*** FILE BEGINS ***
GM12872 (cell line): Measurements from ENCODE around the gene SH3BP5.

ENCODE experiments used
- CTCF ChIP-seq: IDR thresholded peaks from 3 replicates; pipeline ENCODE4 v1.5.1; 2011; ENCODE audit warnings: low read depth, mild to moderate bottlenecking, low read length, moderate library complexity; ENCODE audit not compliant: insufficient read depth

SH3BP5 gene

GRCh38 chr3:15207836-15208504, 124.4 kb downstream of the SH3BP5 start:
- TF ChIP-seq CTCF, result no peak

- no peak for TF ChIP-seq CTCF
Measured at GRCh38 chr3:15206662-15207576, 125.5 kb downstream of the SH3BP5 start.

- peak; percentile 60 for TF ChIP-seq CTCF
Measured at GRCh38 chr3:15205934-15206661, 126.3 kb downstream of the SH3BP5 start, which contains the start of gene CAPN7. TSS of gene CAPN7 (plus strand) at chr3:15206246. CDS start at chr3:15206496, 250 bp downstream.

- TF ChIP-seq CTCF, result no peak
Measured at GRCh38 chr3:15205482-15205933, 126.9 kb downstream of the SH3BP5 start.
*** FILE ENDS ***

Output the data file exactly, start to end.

GM12872 (cell line): Measurements from ENCODE around the gene SH3BP5.

ENCODE experiments used
- CTCF ChIP-seq: IDR thresholded peaks from 3 replicates; pipeline ENCODE4 v1.5.1; 2011; ENCODE audit warnings: low read depth, mild to moderate bottlenecking, low read length, moderate library complexity; ENCODE audit not compliant: insufficient read depth

SH3BP5 gene

GRCh38 chr3:15207836-15208504, 124.4 kb downstream of the SH3BP5 start:
- TF ChIP-seq CTCF, result no peak

- no peak for TF ChIP-seq CTCF
Measured at GRCh38 chr3:15206662-15207576, 125.5 kb downstream of the SH3BP5 start.

- peak; percentile 60 for TF ChIP-seq CTCF
Measured at GRCh38 chr3:15205934-15206661, 126.3 kb downstream of the SH3BP5 start, which contains the start of gene CAPN7. TSS of gene CAPN7 (plus strand) at chr3:15206246. CDS start at chr3:15206496, 250 bp downstream.

- TF ChIP-seq CTCF, result no peak
Measured at GRCh38 chr3:15205482-15205933, 126.9 kb downstream of the SH3BP5 start.